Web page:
Accavallo & Company, LLC

Tax Tips for Buying Business Assets: Insights from Accavallo & Company, LLC

After a challenging 2023, merger and acquisition activities across various sectors are seeing a resurgence in 2024. If you’re considering purchasing a business, achieving the best post-tax outcomes is paramount. Generally, you can structure the purchase in two main ways:

  1. Buy the assets of the business, or
  2. Buy the seller’s entity ownership interest, applicable if the target business operates as a corporation, partnership, or LLC.

Here, we’ll delve into the nuances of buying assets.

Understanding Asset Purchase Tax Basics

When purchasing assets, it’s crucial to allocate the total purchase price to the specific assets acquired. This allocation determines the initial tax basis for each asset.

For depreciable and amortizable assets—such as furniture, fixtures, equipment, buildings, software, and intangibles like customer lists and goodwill—the initial tax basis dictates the post-acquisition depreciation and amortization deductions.

If you eventually sell a purchased asset, a taxable gain arises if the sale price exceeds the asset’s tax basis (initial purchase price allocation, plus any post-acquisition improvements, minus any post-acquisition depreciation or amortization).

Asset Purchase Outcomes with a Pass-Through Entity

Operating the newly acquired business as a sole proprietorship, a single-member LLC (treated as a sole proprietorship for tax purposes), a partnership, a multi-member LLC (treated as a partnership for tax purposes), or an S corporation means post-acquisition gains, losses, and income are passed through to you and reported on your personal tax return. Various federal income tax rates will apply to income and gains, contingent on the asset type and holding period before sale.

Asset Purchase Outcomes with a C Corporation

If you choose to operate the newly acquired business as a C corporation, the corporation itself handles the tax obligations from post-acquisition operations and asset sales. All taxable income and gains recognized by a C corporation are taxed at the federal income tax rate, currently set at 21%.

Strategizing a Tax-Smart Purchase Price Allocation

A key tax opportunity in an asset purchase deal lies in how you allocate the purchase price to the acquired assets. To optimize your tax outcomes, consider the following allocation strategies:

  • Allocate more to assets that generate higher-taxed ordinary income when converted to cash, such as inventory and receivables.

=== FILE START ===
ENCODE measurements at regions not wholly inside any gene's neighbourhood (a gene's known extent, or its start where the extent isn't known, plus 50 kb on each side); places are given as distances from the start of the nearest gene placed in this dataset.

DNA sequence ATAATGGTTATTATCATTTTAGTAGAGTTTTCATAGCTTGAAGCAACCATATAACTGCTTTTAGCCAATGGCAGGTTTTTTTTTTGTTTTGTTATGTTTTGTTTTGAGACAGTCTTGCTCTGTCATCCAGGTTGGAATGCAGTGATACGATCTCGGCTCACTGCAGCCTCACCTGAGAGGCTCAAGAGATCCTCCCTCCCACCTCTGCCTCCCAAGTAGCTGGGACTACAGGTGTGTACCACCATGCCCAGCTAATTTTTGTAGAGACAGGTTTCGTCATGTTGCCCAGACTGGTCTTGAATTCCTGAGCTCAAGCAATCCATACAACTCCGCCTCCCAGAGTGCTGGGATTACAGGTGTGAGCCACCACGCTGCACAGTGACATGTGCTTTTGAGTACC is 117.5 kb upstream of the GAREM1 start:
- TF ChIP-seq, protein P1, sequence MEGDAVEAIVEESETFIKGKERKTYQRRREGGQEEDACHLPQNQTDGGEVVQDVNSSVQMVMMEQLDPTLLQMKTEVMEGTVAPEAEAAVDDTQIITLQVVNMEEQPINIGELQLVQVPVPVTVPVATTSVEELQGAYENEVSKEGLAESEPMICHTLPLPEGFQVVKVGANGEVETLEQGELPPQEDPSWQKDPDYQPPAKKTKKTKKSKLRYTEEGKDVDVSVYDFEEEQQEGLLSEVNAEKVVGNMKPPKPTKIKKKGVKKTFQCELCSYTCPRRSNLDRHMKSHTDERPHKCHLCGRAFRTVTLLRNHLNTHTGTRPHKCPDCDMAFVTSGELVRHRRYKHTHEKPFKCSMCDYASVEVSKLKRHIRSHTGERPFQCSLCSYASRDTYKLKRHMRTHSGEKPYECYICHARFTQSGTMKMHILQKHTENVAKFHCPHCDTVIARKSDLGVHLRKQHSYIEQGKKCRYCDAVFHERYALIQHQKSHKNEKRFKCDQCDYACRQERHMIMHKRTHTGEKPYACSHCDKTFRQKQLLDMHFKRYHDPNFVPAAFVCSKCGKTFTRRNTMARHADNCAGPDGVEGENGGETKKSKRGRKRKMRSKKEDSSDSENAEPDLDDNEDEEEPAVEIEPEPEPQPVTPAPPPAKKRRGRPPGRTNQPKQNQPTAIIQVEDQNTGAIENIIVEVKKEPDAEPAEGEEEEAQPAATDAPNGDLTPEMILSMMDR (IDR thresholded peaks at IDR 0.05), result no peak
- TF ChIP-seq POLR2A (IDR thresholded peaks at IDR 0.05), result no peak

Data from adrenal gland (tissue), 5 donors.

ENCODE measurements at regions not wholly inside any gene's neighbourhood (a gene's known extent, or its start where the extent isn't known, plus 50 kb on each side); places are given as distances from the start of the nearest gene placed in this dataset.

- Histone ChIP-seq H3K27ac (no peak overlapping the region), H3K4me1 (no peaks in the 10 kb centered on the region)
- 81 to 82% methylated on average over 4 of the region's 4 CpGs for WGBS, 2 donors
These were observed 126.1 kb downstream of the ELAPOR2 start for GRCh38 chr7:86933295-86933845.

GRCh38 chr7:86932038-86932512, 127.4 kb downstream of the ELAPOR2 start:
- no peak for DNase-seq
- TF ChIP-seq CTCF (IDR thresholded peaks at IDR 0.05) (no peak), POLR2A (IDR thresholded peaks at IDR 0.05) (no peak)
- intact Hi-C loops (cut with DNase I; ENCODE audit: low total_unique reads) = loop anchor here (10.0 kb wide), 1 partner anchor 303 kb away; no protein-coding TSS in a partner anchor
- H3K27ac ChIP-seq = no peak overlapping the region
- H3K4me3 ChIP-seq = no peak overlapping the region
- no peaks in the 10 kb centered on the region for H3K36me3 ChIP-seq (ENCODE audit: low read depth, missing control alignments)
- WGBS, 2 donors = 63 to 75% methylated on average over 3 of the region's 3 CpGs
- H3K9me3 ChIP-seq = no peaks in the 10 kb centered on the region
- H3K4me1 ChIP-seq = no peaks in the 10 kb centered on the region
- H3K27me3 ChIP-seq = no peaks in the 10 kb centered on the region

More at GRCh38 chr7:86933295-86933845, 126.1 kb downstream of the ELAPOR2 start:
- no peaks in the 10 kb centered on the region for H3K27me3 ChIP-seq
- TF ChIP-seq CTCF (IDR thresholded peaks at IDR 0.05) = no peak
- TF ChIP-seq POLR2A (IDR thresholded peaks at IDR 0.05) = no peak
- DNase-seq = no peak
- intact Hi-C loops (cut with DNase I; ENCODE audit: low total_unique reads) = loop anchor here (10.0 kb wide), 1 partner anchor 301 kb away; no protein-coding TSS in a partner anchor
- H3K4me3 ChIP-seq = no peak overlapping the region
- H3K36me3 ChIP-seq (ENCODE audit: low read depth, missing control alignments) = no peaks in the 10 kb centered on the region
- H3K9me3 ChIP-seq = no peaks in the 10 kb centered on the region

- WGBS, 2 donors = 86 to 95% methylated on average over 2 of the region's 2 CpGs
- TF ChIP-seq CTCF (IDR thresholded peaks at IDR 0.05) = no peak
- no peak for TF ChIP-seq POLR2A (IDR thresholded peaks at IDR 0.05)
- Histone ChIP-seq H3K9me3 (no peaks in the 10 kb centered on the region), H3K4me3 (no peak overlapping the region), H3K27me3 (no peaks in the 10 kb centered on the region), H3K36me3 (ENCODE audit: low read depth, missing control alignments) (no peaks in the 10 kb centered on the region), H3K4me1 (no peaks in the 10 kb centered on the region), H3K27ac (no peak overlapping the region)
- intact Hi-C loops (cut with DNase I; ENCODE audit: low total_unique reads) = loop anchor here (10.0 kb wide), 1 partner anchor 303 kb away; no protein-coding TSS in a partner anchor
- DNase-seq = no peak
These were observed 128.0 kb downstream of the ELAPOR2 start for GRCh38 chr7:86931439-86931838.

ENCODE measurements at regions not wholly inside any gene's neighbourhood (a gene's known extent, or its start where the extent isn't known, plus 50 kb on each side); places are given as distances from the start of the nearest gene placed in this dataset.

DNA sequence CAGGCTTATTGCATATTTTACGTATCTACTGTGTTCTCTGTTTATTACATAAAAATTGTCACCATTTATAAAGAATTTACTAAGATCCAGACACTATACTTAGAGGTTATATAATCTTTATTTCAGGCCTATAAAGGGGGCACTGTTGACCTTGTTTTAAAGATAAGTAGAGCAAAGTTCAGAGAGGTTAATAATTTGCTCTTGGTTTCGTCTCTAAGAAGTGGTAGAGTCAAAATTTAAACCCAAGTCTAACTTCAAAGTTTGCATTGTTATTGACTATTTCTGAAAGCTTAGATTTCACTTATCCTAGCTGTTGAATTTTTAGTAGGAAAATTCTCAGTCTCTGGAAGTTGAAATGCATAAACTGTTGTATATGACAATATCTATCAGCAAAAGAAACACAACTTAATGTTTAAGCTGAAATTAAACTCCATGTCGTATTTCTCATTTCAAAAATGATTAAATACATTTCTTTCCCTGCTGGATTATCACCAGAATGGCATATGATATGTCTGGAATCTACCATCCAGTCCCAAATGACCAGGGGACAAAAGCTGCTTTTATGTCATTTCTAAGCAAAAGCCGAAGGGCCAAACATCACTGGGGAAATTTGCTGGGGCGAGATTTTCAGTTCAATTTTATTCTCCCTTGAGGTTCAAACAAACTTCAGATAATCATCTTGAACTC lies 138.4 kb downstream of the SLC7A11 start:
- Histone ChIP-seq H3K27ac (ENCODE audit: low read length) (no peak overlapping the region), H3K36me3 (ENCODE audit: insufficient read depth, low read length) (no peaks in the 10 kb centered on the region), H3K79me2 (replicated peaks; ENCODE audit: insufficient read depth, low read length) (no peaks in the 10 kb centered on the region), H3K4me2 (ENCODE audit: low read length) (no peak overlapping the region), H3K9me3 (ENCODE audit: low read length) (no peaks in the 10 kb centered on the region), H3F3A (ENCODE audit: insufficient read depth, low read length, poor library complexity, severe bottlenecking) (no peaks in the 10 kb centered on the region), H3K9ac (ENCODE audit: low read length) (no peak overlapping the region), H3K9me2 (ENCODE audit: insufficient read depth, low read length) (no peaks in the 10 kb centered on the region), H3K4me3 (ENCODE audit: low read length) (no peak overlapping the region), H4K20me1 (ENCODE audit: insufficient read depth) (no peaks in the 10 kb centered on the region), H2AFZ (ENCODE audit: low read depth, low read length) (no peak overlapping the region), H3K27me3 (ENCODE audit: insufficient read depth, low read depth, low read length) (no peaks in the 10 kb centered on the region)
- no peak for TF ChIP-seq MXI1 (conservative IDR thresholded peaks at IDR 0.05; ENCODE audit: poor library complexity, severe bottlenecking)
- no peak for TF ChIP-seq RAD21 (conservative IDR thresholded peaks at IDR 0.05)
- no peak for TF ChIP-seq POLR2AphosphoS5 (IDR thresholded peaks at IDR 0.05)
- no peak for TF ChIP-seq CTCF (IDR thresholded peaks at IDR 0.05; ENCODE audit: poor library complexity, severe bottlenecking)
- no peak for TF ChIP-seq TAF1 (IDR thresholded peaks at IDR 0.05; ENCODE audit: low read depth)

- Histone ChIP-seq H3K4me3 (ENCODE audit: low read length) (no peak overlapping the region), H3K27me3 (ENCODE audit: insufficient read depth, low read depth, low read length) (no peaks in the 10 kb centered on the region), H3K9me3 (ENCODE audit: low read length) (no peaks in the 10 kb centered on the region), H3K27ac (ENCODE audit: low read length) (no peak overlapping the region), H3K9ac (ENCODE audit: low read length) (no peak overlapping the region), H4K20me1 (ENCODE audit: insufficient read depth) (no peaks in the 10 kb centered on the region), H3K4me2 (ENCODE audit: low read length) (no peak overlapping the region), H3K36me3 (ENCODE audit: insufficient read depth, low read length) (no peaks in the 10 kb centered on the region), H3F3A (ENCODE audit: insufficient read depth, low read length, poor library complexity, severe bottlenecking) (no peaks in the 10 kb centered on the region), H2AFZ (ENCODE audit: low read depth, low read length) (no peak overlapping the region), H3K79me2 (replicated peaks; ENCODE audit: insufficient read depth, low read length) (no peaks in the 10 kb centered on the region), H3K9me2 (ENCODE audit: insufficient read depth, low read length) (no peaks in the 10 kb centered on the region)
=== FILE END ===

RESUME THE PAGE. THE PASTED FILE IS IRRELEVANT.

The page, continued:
• Allocate more to assets that can be depreciated quickly, like furniture and equipment.
  • Allocate more to intangible assets (e.g., customer lists and goodwill) that can be amortized over 15 years.
  • Allocate less to assets with longer depreciation periods, such as buildings, and to land, which cannot be depreciated.

To substantiate your allocations, obtaining appraised fair market values for the purchased assets is advisable. This appraisal process can be subjective, with multiple legitimate valuations possible for the same group of assets. The tax outcomes from one appraisal might be more favorable than those from another.

Nothing in the tax rules prevents buyers and sellers from agreeing to use appraisals that result in acceptable tax outcomes for both parties. Agreeing on appraised values becomes a critical part of the purchase/sale negotiation process. However, the final agreed appraisal must be reasonable.

Plan Ahead with Professional Guidance

When buying the assets of a business, precise allocation of the total purchase price to the acquired assets is essential. This process can significantly influence your post-acquisition tax results. Engaging with a tax advisor early, ideally during the negotiation phase, can ensure you achieve the most favorable tax outcomes. At Accavallo & Company, LLC – we’re here to assist you in navigating this complex process effectively.

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Sherri Fisher is a Tax Manager at Accavallo & Company, LLC.  Sherri has longstanding expertise in Trust and Estate Taxation, Eldercare, and Estate planning. Sherri appreciates the relationships she has built with estate planning attorneys and advisors, to provide a team approach to assisting her clients. Sherri also has seasoned experience in business and individual taxation and is partial to assisting start-ups in developing overall accounting and operating plans.

Prior to joining Accavallo & Company, LLC, Sherri was a manager in a large firm, servicing high net worth trust clients, business, and personal clients. She was also a Partner in a large bookkeeping firm, which specialized in cloud accounting systems for regional and national companies. Sherri led a team in assisting clients to organize their accounting systems.  She is a graduate of Florida Atlantic University with a B.S. degree in Accounting.    

Sherri’s experience includes working with companies and organizations in a variety of industries including:

  • Investment Trusts

  • DAPT and Family Investment Partnerships

  • Estate and Probate Administration

  • E-Commerce

  • Manufacturing

  • Construction

  • Real Estate Investment

  • Marketing and Service-based industries

In addition to her professional accomplishments, Sherri is an Intuit Advanced Pro Advisor, Intuit Future Firm Advisory Board member, member of the Valley WIN Network, and proudly served as past Connecticut Public School liaison for the Yale Tommy Fund for Childhood Cancer. Sherri enjoys time with her family, Cleveland sports, thrifting and gardening.